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Wednesday, February 13, 2019

The future of religion

Trends of membership in religious groups seem to be down pretty much all around the world. Billions of people are living out their lives without any connection to a religious group. If survey results in our country can be believed, many people still practice religion in some form--the "spiritual but not religious" folks. That label betrays an individualistic bias. You don't have to be involved with other people to be "spiritual."

The question of the future viability of religion has been around ever since the days of the Enlightenment. "Secularization" is the label given by sociologists to the idea that religion will eventually disappear.

I keep coming back to the analogy with music. Recently I attended a performance of the Quincy Symphony, which featured young artists--high school age musicians. The symphony and its incredibly proficient young performers tell me that music is not likely to die out.

True, 99% of the people in Quincy were not present for that performance, but I'm sure a larger percentage of the 99% watched the recent televised Grammy awards, which reward musical excellence of a different kind.

Quality music requires professionals--people skilled both in performance and in support for performers. Without both performers and supporters, music languishes. As societies grow wealthier and more peaceful, the number of professionals and supporters grows. Music is not dying out.

Religious groups need professionals and supporters. The Catholic Church has prided itself on the quality of its leadership. It has prided itself too much. The sex abuse crisis is just one aspect of the failure of its leadership to address issues. Even more important is its failure to motivate people to become its leaders on the local level (priests). Maybe the present structure of leadership will have to dissolve into ashes before something new can arise. But something new will arise.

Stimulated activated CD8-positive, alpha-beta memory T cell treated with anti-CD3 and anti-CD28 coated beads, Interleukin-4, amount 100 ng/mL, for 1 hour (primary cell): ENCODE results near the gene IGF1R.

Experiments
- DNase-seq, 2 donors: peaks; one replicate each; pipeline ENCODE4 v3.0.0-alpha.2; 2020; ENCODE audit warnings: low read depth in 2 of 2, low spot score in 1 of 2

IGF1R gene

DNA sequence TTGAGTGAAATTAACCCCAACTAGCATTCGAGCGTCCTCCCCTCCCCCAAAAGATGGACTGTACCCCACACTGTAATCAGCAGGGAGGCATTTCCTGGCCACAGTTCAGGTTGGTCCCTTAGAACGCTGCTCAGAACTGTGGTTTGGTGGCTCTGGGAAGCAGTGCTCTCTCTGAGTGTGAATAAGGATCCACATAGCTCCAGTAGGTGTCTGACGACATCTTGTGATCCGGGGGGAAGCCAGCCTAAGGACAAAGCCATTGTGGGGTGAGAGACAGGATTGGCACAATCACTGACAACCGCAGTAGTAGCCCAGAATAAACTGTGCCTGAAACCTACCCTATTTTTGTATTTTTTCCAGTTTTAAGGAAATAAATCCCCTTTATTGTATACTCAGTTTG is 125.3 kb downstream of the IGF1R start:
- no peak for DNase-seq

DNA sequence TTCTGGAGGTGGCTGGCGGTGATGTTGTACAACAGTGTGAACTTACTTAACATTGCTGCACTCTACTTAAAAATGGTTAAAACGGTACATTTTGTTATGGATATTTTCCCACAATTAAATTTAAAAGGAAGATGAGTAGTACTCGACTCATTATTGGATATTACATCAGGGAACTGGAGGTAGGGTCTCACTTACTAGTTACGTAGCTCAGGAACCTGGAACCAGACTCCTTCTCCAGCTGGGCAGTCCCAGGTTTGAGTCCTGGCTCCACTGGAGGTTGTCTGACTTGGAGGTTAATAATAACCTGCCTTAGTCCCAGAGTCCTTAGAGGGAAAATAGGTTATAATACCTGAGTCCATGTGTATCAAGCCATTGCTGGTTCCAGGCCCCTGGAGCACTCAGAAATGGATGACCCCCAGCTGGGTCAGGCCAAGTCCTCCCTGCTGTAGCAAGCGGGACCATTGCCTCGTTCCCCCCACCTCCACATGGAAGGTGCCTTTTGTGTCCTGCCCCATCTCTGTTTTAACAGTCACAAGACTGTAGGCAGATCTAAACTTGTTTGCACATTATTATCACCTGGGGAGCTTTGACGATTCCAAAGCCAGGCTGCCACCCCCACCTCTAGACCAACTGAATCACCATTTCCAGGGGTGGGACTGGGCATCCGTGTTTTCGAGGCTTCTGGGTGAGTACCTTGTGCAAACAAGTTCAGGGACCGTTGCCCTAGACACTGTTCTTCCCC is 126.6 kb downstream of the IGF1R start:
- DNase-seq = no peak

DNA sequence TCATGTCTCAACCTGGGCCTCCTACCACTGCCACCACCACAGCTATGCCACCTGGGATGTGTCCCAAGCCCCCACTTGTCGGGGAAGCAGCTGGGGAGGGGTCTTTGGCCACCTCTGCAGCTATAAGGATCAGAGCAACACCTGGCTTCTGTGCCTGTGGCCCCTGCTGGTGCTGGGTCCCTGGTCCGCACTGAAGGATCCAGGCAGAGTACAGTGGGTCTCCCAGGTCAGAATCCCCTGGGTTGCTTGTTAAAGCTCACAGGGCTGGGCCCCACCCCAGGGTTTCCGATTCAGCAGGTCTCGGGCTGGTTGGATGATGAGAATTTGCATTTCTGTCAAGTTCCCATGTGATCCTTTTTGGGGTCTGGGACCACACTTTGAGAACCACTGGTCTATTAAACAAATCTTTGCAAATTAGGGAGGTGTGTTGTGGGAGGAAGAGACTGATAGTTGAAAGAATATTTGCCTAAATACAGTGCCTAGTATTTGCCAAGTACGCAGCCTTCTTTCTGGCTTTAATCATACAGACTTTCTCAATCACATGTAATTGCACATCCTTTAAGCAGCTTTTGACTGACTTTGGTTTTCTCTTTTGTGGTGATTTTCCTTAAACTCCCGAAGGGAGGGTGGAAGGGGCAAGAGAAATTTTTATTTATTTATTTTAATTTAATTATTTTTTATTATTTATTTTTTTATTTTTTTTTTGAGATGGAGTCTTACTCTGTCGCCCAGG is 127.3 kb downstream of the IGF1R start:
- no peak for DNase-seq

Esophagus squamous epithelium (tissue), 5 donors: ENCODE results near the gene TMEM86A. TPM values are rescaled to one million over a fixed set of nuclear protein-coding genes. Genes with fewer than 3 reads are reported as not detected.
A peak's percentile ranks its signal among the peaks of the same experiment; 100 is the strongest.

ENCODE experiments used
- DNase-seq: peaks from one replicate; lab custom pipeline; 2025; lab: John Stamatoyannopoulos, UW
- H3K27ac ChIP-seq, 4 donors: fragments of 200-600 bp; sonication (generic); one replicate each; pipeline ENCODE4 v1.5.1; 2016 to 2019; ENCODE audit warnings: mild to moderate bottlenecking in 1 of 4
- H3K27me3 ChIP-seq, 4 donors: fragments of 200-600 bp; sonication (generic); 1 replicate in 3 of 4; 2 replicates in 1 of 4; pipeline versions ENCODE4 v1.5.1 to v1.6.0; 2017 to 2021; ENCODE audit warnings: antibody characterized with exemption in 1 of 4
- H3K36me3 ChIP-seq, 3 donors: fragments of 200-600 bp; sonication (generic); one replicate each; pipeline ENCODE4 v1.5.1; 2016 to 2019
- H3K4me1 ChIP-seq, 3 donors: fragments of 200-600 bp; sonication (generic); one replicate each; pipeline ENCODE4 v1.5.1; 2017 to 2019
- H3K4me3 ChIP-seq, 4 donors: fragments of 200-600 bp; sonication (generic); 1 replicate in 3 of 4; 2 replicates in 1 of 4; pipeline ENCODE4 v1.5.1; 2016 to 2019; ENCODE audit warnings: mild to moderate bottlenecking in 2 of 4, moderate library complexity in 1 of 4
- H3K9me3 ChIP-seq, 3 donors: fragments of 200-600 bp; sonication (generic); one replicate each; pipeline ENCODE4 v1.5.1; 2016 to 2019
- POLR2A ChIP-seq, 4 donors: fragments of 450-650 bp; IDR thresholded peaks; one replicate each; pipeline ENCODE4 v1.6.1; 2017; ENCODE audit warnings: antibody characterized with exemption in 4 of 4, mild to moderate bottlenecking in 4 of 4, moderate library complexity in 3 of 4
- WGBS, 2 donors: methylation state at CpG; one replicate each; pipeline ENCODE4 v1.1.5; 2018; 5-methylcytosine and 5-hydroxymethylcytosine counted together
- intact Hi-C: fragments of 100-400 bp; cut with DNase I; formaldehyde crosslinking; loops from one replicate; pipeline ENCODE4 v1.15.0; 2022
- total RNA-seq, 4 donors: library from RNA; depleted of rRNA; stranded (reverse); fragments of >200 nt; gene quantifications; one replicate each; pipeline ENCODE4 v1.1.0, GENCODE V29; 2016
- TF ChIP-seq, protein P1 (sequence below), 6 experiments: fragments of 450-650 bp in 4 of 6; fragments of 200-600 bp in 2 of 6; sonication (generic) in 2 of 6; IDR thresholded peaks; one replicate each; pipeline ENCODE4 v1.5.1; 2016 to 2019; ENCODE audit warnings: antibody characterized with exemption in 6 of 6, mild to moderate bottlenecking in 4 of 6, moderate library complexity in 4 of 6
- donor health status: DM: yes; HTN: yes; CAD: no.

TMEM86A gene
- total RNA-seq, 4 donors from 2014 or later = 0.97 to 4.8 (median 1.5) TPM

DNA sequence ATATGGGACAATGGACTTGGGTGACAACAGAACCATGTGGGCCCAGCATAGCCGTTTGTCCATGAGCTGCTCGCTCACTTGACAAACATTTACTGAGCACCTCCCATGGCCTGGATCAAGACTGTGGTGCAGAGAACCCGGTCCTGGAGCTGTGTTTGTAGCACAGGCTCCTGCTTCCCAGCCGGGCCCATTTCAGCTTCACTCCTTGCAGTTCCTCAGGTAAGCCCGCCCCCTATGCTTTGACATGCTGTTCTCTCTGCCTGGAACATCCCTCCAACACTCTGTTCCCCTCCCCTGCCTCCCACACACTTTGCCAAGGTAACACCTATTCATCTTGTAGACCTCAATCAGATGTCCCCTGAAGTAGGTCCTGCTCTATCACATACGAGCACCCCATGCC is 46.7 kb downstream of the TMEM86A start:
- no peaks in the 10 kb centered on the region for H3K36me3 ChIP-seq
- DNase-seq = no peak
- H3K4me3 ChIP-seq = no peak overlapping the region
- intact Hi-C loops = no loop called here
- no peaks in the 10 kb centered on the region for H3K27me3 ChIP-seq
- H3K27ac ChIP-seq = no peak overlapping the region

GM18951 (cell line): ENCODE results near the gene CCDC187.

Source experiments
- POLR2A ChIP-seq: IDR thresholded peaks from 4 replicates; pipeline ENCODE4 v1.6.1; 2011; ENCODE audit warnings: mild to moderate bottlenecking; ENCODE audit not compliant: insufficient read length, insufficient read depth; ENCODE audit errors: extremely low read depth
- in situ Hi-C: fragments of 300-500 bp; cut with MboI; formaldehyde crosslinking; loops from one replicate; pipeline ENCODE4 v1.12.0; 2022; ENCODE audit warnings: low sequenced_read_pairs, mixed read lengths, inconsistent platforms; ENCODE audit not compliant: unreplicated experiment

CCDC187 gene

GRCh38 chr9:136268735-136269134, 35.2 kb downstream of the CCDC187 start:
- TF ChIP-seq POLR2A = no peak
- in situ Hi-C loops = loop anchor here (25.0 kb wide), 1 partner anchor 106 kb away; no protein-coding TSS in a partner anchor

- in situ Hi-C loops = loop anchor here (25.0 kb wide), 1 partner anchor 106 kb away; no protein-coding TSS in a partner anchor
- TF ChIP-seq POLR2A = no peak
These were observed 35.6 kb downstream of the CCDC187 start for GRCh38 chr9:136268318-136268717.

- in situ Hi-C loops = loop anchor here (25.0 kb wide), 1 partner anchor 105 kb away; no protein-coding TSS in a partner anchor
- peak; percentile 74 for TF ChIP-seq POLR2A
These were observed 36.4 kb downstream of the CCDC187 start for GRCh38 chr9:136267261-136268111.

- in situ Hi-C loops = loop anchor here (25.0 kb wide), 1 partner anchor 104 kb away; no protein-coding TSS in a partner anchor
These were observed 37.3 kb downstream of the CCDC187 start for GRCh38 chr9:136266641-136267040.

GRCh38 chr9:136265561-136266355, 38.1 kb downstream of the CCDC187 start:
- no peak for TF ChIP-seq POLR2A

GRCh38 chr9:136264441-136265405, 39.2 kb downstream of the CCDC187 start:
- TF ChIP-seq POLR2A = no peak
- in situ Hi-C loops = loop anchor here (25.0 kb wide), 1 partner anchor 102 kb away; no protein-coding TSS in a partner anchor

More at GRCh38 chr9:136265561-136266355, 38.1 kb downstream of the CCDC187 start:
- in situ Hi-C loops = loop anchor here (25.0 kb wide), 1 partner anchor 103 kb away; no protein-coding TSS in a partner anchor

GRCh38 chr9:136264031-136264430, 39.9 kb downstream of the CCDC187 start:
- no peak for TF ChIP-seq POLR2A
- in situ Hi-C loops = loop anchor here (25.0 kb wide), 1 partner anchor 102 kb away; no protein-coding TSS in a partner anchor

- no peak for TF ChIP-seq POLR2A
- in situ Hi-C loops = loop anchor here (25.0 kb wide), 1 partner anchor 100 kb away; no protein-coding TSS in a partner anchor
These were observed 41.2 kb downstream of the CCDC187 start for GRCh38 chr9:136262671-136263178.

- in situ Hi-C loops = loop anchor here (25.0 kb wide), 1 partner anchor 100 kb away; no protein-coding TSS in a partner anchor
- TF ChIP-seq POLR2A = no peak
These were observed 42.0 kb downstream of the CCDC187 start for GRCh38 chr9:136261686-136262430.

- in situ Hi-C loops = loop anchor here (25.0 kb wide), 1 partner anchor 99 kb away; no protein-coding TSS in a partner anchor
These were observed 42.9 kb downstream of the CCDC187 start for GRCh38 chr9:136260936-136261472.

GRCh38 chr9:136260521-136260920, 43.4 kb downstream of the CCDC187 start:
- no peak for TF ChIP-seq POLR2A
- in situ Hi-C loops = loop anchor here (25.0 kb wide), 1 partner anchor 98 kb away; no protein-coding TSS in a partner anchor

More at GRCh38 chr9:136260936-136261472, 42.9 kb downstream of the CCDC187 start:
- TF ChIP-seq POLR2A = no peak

One theory is that religion appeals to people when everything else falls to pieces. I believe that Dietrich Bonhoeffer labeled that the "religion of the gaps." Religion can only flourish when people are hurting. Perhaps the world will face disasters such as nuclear war or total environmental degradation, and then people will turn back to religion.

But religion can flourish without such dire conditions. With proper leadership, religious activity of all kinds can enrich life just as much as music. Religion does not need to control everything, nor does it need to convince everyone of a vision held by a particular group. I believe my Catholic vision reflects reality, and I look forward to dialog with other faiths in order to see what I can learn about how others see God working in the world. The proportion of the world's population that will be Catholic is God's problem. In the Gospel of Matthew (10:23), Jesus is quoted as saying: "When they persecute you in one town, flee to another. Amen, I say to you, you will not finish the towns of Israel before the Son of Man comes." This suggests that the followers of Jesus will never get universal coverage.

I want to share my vision of God's kingdom because that vision is life-giving, just as musicians want to share their vision about how music can enrich our lives. That is the proper motive for "evangelization." Evangelization gets a bad name when it turns into a tool for any kind of control.

We believe that Jesus Christ was God become human. Jesus didn't take over the world and get everyone to accept his vision of God's kingdom. Who are we to expect that we can do that?